Programming and providing support for this service has been a labor
of love since 1997. We are one of the few services online who values our users'
privacy, and have never sold your information. We have even fought hard to defend your
privacy in legal cases; however, we've done it with almost no financial support -- paying out of pocket
to continue providing the service. Due to the issues imposed on us by advertisers, we
also stopped hosting most ads on the forums many years ago. We hope you appreciate our efforts.
Show your support by donating any amount. (Note: We are still technically a for-profit company, so your
contribution is not tax-deductible.)
Subject: ARCHIVE: January 17, 1874 ~Chang and Eng Bunker, 62, world's first infamously known "Siamese twins", who after years of touring internationally exploiting their conjoined bodies, settled in rural Ohio. They married, and both raised large families, until the day Eng woke to find his brother Chang dead from blood clot, followed by Eng's death soon after. ...
Bio & PHOTOS
Next Thread |
Previous Thread |
Next Message |
Date Posted:Friday, January 17, 07:32:48pm
Siamese-American conjoined twin brothers whose fame propelled the expression "Siamese twins"
to become synonymous for conjoined twins in general. They were widely exhibited as curiosities
and were "two of the nineteenth century's most studied human beings". ... https://www.youtube.com/watch?v=yZBomqwFsCY
Chang and Eng Bunker
(May 11, 1811 – January 17, 1874)
The brothers were born with Chinese ancestry in today's Thailand and were brought to the United States in 1829. Physicians inspected them as they became known to American and European audiences in "freak shows". Newspapers and the public were initially sympathetic to them, and within three years they left the control of their managers, who they thought were cheating them, and toured on their own. In early exhibitions, they appeared exotic and displayed their athleticism; they later held conversations in English in a more dignified parlor setting.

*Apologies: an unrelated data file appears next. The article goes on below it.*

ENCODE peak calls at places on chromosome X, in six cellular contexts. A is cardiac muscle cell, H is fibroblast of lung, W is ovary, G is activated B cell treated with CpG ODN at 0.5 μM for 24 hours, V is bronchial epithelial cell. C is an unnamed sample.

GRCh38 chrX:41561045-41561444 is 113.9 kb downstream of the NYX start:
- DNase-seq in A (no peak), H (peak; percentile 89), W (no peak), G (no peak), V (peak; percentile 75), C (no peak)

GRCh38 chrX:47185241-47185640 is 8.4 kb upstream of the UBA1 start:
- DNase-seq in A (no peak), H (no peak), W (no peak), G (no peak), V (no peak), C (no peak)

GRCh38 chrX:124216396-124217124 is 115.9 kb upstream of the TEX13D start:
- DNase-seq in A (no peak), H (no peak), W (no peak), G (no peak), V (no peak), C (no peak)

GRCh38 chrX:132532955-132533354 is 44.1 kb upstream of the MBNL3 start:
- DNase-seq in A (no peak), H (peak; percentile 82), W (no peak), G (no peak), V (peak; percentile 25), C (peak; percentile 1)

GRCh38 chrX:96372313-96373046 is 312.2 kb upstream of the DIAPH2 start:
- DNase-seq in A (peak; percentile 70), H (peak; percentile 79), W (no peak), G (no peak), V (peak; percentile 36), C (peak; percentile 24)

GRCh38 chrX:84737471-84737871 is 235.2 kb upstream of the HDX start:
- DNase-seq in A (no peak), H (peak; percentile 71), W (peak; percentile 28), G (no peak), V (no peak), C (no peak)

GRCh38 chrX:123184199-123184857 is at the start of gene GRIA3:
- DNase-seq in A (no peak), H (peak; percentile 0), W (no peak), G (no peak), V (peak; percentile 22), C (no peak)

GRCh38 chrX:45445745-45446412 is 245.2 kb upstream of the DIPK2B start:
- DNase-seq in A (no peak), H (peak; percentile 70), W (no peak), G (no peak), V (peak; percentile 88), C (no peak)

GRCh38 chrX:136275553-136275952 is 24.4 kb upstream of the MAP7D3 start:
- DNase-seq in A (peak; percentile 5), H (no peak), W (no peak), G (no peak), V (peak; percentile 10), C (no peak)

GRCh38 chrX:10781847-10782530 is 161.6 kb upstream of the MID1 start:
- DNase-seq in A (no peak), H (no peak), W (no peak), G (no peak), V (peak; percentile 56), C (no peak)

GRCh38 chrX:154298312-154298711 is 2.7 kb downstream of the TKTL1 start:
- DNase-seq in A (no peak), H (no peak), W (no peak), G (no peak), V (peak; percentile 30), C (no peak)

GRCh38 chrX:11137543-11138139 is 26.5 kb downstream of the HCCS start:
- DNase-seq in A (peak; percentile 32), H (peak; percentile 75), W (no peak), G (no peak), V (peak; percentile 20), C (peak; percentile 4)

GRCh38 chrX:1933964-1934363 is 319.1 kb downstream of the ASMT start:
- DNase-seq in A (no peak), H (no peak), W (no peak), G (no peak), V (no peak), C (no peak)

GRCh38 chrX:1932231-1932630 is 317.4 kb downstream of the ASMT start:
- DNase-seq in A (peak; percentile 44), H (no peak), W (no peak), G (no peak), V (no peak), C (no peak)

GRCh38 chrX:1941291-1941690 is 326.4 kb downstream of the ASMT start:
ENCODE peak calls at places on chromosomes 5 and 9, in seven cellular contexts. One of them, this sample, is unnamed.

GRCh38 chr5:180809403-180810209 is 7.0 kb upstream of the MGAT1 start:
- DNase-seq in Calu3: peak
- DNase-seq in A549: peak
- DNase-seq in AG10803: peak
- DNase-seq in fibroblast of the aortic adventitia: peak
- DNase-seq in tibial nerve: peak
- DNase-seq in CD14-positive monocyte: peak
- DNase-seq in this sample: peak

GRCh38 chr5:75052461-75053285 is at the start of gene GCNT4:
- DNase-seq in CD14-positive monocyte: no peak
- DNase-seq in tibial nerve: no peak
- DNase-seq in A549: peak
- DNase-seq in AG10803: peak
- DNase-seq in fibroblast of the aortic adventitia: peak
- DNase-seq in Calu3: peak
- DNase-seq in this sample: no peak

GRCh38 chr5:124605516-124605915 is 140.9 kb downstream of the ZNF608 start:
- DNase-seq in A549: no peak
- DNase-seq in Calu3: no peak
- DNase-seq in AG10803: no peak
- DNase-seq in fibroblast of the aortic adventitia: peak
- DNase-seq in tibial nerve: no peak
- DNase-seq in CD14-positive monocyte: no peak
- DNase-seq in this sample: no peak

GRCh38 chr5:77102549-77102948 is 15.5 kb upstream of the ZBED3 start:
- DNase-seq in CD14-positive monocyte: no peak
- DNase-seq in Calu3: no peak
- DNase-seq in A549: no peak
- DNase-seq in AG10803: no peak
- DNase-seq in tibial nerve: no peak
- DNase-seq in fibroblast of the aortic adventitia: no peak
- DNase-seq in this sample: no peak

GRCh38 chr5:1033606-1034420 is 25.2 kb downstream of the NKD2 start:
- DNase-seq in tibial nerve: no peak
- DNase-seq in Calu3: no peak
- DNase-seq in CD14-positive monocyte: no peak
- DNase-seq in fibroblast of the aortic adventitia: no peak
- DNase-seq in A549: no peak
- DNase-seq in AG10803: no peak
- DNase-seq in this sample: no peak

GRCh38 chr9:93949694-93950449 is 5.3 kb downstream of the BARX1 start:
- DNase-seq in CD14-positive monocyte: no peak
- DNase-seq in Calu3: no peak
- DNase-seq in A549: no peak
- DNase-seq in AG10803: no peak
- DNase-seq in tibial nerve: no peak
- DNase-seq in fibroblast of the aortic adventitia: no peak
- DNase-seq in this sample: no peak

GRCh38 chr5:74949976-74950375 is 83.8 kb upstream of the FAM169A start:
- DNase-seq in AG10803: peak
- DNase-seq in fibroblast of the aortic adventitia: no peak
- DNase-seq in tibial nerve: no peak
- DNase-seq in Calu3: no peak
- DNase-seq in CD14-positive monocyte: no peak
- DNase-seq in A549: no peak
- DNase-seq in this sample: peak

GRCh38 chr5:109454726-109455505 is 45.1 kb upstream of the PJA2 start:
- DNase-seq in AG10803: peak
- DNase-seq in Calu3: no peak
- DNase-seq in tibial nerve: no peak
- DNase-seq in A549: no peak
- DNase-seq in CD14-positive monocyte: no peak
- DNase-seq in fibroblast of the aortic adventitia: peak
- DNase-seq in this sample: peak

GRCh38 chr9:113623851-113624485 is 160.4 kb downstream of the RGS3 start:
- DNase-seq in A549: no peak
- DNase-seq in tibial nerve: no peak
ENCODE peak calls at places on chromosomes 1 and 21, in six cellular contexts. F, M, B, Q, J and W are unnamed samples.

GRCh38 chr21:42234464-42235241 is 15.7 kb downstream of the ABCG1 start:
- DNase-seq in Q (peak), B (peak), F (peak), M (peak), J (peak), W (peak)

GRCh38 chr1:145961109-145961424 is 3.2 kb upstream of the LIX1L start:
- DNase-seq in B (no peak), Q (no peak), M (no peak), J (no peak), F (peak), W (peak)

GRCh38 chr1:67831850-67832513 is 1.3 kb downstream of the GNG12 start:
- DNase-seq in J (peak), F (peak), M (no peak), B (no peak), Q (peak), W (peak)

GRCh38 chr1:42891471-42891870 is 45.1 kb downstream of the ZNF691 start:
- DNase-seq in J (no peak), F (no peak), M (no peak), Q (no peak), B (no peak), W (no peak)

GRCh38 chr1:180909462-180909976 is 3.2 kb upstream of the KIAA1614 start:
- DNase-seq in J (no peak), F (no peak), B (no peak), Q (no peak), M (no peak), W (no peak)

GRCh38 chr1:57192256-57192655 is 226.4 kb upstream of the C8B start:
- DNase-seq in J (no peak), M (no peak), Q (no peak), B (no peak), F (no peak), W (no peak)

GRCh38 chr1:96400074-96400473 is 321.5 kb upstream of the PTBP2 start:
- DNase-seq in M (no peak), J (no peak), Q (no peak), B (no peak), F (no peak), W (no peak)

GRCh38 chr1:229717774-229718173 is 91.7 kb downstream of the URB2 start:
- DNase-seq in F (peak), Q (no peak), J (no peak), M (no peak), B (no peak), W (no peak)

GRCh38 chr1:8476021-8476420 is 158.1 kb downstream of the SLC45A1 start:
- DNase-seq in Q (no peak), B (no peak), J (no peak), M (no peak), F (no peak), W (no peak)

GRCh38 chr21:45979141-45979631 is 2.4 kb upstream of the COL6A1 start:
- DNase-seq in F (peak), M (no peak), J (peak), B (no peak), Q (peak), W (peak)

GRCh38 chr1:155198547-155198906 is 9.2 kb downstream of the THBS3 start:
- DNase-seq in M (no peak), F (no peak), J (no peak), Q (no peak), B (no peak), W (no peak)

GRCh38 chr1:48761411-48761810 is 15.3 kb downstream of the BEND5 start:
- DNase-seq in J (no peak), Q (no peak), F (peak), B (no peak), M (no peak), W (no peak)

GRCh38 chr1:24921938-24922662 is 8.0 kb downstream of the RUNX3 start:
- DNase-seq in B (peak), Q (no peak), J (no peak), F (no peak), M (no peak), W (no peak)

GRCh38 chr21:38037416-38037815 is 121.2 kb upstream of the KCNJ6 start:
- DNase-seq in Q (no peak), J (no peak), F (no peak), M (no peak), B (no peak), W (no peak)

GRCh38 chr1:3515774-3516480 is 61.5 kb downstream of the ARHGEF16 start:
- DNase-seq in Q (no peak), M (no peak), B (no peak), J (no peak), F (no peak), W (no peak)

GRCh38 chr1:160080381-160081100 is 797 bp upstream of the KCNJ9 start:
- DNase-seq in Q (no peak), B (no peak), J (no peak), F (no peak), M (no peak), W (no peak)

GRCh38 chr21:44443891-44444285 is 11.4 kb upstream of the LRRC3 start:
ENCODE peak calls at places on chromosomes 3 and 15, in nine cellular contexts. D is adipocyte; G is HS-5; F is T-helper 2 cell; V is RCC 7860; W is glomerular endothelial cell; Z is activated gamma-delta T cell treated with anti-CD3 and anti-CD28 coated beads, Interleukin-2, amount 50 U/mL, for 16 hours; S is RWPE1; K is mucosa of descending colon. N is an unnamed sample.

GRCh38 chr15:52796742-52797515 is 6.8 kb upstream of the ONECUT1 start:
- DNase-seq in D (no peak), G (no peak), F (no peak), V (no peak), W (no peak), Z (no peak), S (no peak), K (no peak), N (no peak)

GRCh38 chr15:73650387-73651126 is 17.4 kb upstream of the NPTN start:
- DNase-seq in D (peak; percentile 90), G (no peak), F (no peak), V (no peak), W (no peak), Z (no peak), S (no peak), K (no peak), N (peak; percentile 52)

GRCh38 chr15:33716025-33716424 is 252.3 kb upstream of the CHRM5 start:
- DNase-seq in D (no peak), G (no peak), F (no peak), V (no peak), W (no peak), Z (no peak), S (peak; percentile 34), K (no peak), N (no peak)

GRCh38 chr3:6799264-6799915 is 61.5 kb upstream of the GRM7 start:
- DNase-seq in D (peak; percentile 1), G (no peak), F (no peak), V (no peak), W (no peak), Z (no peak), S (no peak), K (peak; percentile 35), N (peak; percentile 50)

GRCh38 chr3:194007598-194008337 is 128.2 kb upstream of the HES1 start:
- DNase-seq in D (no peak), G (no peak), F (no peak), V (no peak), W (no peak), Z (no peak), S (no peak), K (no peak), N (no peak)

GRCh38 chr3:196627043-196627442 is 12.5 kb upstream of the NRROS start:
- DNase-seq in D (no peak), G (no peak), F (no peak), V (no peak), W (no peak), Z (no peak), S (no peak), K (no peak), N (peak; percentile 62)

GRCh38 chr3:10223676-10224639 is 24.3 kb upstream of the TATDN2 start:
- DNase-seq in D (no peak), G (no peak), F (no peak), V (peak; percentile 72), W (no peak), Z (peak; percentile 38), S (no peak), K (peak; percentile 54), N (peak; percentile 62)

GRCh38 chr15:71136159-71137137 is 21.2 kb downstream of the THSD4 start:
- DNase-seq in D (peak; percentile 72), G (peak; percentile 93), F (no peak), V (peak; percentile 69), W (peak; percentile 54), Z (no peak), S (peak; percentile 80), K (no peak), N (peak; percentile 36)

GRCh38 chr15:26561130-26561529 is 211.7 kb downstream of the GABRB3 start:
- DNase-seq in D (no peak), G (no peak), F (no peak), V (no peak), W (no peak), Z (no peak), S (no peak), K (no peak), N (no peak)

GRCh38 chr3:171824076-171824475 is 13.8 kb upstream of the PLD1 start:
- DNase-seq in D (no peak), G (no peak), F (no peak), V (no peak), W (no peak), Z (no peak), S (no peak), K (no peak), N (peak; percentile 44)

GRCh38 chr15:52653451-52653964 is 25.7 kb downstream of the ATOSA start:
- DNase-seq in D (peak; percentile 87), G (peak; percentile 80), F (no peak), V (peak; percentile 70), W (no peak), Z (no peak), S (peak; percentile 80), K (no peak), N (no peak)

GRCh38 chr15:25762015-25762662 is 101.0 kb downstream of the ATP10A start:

In 1839, after a decade of financial success, the twins quit touring and settled near Mount Airy, North Carolina. They became American citizens, bought slaves, married local sisters, and fathered 21 children, several of whom accompanied them when they resumed touring. Chang's and Eng's respective families lived in separate houses, where the twins took alternating three-day stays. After the Civil War, they lost part of their wealth and their slaves. Eng died hours after Chang at the age of 62. An autopsy revealed that their livers were fused in the ligament connecting their sternums.
The novelist Darin Strauss writes, "No definitive history of the twins' life exists; their conjoined history was a confusion of legend, sideshow hyperbole, and editorial invention even while they lived." Many works have fictionalized the Bunkers' lives, often to symbolize cooperation or discord, notably in representing the Union and Confederacy during the Civil War.
In Siam (1811–1829) …
Chang and Eng were born in 1811 in Siam (modern-day Thailand); their mother reportedly said their birth was no more difficult than that of their other several siblings'. Their exact date of birth and details of their early lives are unclear; the earliest report on the twins assigns the birth month of May 1811. Their birth village is called Meklong; a statue in the province of Samut Songkhram commemorates the twins' birthplace.
Their father, Ti-eye, was a fisherman of Chinese descent. He died when the twins were young, possibly in a smallpox epidemic that ran through the area in 1819. Their mother, Nok, raised ducks with her children's help. Their mother's ethnic origin is unclear; varying accounts suggest that she was Siamese, Chinese, part-Chinese and part-Siamese, or part-Chinese and part-Malay. Chang and Eng were raised with Theravada Buddhism. Despite being joined at the sternum, they were lively youths, running and playing with other children. Their mother raised them like her other children, in a "matter-of-fact" way without special attention on their being conjoined.
The "discovery" of the brothers is credited to the British merchant Robert Hunter. Hunter was a trusted trade associate of the Siamese government who traveled with considerable freedom. In 1824, Hunter reportedly first met the twins while he was on a fishing boat in the Menam River and the twins were swimming at dusk. He mistook them for a "strange animal", but after meeting them he saw economic opportunity in bringing them to the West. He went to tell a story that the king of Siam had ordered the brothers' deaths and had originally forbidden him to transport them out of the country; regardless of the story's veracity, it took five years for Hunter to bring them away. Hunter and American sea captain Abel Coffin departed to the United States with the twins in summer 1829. A contract Hunter and Coffin signed with the brothers stipulated that their tour would last for five years, though a rumor later circulated that Chang and Eng's mother had sold them into slavery, a charge which greatly upset the twins.
Christian missionaries contacted their mother in 1845, four years before she died. She had believed that her conjoined
sons were dead, having not seen them for 15 years, but was informed that they were alive and recently married.